Genomic estimation of complex traits reveals ancient maize adaptation to temperate North America

Science. 2017 Aug 4;357(6350):512-515. doi: 10.1126/science.aam9425.


By 4000 years ago, people had introduced maize to the southwestern United States; full agriculture was established quickly in the lowland deserts but delayed in the temperate highlands for 2000 years. We test if the earliest upland maize was adapted for early flowering, a characteristic of modern temperate maize. We sequenced fifteen 1900-year-old maize cobs from Turkey Pen Shelter in the temperate Southwest. Indirectly validated genomic models predicted that Turkey Pen maize was marginally adapted with respect to flowering, as well as short, tillering, and segregating for yellow kernel color. Temperate adaptation drove modern population differentiation and was selected in situ from ancient standing variation. Validated prediction of polygenic traits improves our understanding of ancient phenotypes and the dynamics of environmental adaptation.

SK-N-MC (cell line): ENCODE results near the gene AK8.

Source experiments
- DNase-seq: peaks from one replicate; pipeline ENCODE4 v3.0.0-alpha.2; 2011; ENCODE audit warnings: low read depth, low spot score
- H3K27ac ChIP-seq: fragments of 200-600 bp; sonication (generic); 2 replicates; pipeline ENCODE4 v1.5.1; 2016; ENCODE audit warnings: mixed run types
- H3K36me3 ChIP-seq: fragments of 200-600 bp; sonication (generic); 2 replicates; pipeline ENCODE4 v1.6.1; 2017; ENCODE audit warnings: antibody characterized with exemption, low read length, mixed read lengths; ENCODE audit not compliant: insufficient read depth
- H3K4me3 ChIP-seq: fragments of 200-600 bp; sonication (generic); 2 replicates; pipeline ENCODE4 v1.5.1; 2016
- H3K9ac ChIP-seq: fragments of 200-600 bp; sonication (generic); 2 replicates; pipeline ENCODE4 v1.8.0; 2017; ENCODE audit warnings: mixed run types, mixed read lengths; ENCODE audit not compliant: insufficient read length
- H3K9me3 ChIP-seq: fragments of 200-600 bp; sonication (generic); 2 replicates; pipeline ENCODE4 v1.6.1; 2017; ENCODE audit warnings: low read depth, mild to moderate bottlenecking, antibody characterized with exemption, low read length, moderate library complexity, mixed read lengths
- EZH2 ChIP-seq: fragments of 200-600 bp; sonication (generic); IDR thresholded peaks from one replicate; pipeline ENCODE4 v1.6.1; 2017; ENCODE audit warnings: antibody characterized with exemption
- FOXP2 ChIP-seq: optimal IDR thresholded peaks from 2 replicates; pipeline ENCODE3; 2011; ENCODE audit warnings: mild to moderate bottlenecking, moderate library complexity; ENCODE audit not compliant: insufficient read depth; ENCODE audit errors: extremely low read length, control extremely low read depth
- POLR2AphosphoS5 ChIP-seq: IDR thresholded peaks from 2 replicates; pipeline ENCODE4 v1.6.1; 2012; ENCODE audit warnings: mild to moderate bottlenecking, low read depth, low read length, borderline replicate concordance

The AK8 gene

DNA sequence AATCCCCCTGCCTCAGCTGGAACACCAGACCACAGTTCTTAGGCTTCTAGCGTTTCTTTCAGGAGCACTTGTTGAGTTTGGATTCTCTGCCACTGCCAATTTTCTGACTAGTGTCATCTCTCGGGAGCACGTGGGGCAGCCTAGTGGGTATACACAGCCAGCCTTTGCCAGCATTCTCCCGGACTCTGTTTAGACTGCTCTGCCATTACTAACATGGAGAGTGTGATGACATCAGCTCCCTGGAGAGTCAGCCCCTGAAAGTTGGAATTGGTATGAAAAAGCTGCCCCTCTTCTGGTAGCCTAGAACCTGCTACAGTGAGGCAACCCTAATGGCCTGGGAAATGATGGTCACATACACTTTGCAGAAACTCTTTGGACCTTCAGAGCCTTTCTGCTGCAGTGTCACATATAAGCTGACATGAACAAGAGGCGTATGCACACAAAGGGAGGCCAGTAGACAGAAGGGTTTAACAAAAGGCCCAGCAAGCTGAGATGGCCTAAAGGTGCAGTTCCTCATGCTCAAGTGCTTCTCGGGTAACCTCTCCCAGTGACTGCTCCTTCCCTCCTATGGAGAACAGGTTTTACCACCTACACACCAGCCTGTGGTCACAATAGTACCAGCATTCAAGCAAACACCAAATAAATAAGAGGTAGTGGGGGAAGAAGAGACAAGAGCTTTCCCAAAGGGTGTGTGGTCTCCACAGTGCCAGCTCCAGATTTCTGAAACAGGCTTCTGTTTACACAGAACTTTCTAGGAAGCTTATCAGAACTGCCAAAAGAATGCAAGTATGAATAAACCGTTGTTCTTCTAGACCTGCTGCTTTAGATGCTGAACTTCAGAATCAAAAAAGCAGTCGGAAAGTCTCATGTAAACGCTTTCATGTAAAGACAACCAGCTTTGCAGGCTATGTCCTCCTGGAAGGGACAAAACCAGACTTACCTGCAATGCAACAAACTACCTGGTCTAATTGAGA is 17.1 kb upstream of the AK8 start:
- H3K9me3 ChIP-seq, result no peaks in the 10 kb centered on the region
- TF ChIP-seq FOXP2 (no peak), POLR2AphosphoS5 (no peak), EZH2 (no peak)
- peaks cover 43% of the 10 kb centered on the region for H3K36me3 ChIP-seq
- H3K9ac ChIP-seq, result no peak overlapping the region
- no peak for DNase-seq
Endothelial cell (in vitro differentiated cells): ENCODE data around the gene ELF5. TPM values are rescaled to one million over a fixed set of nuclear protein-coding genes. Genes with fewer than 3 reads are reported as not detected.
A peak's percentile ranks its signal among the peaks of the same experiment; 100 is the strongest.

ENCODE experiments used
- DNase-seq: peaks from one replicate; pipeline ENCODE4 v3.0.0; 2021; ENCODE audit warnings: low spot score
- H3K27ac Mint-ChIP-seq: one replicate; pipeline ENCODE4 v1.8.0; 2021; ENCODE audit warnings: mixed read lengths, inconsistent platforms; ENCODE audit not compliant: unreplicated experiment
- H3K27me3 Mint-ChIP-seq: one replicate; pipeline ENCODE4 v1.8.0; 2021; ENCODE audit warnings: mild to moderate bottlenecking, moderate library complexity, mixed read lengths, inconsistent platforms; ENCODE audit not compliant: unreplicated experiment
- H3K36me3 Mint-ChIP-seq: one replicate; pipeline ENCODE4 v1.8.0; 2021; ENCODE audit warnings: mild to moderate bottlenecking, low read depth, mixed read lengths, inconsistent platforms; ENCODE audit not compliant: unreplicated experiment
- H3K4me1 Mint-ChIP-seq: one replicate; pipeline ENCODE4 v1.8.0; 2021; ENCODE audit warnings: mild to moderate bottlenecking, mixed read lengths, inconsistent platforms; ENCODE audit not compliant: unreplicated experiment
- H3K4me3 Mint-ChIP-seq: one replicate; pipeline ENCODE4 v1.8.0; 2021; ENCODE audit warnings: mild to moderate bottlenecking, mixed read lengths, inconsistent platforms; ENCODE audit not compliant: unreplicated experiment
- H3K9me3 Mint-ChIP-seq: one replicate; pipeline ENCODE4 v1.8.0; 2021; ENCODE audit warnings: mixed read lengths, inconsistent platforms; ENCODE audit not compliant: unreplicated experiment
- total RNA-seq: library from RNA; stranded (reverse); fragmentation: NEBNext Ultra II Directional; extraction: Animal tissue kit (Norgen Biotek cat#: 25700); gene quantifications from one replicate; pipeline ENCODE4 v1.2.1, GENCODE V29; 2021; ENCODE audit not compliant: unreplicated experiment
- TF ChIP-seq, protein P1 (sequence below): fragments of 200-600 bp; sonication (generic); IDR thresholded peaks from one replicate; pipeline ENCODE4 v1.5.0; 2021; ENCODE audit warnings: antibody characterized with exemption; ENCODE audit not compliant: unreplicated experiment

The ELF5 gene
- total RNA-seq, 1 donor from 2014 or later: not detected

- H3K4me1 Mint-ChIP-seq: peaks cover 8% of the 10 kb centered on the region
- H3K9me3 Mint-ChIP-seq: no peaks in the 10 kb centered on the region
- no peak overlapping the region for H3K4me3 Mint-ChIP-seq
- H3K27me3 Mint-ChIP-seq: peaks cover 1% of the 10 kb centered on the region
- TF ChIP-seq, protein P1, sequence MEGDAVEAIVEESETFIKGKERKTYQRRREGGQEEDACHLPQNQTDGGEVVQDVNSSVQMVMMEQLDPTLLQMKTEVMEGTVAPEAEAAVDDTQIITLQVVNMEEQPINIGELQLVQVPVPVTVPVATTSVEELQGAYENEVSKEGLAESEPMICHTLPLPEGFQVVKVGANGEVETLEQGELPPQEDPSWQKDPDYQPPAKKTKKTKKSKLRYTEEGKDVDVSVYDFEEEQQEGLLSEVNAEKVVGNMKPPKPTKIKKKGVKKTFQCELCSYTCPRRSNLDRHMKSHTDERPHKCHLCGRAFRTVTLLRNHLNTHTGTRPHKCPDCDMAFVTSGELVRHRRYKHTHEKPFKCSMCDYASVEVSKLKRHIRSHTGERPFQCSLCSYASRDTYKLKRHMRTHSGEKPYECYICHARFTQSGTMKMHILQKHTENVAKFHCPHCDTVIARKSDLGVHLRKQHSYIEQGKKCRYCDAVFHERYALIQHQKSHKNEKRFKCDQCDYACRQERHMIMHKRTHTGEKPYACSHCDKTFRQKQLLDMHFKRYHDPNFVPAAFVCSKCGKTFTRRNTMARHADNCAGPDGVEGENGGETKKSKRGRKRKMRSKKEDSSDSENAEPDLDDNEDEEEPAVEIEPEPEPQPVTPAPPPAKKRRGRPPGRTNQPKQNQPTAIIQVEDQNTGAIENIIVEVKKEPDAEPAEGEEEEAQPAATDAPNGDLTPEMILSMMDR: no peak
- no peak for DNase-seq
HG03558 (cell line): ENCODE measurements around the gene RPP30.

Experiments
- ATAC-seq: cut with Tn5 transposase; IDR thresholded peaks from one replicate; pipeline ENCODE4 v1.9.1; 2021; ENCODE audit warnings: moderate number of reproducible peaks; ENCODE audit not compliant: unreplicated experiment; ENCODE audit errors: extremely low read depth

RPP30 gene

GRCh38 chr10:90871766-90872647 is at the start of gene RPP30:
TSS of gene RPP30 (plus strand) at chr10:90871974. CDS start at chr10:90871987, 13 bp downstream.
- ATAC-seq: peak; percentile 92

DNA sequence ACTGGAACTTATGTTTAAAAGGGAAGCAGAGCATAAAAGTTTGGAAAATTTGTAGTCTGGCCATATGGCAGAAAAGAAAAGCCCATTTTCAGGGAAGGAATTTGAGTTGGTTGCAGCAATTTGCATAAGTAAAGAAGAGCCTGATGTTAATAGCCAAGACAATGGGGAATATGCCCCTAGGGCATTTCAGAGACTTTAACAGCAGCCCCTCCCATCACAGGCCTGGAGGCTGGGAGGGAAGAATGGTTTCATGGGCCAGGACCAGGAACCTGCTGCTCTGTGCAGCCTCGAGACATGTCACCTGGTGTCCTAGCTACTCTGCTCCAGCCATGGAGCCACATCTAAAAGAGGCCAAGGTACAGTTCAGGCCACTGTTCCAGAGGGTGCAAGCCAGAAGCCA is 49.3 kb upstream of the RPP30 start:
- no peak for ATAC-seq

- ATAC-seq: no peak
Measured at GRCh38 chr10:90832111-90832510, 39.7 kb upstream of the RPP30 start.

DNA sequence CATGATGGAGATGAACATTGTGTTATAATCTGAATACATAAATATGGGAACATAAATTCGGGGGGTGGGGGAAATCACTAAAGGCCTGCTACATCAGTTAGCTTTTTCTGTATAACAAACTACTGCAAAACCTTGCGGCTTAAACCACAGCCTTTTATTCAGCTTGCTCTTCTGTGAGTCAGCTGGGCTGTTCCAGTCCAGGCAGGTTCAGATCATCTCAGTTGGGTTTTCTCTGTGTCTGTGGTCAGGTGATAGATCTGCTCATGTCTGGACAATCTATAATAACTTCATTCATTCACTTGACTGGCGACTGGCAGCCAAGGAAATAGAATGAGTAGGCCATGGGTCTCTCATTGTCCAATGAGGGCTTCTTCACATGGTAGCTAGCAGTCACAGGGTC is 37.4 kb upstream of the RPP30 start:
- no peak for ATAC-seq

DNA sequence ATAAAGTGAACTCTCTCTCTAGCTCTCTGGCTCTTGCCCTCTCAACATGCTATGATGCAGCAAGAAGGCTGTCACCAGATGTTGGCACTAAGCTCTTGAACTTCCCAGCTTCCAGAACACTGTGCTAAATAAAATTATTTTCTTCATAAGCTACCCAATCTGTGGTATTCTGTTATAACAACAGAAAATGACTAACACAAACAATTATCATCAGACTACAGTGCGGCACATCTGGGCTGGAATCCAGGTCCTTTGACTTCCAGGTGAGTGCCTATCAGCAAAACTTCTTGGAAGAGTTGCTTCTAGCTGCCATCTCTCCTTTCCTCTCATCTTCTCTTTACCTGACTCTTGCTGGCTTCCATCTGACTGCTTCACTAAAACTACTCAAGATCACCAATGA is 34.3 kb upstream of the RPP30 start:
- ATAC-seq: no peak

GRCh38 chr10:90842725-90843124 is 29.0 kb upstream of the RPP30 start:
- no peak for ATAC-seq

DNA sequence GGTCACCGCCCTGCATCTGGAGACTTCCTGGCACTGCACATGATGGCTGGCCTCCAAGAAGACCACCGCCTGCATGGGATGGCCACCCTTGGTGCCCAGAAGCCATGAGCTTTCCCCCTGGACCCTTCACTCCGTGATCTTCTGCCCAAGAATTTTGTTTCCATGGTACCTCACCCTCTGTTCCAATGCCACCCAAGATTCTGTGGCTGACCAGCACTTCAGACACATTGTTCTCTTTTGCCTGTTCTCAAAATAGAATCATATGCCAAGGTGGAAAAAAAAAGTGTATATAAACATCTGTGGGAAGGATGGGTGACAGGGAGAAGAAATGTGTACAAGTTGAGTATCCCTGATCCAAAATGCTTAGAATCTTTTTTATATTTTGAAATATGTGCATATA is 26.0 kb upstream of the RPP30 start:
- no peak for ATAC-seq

Publication types

  • Research Support, Non-U.S. Gov't

MeSH terms

  • Acclimatization / genetics*
  • Cold Temperature
  • Flowers / genetics
  • Flowers / physiology
  • Genome, Plant
  • Genomics
  • Multifactorial Inheritance
  • North America
  • Phenotype
  • Zea mays / genetics*
  • Zea mays / physiology*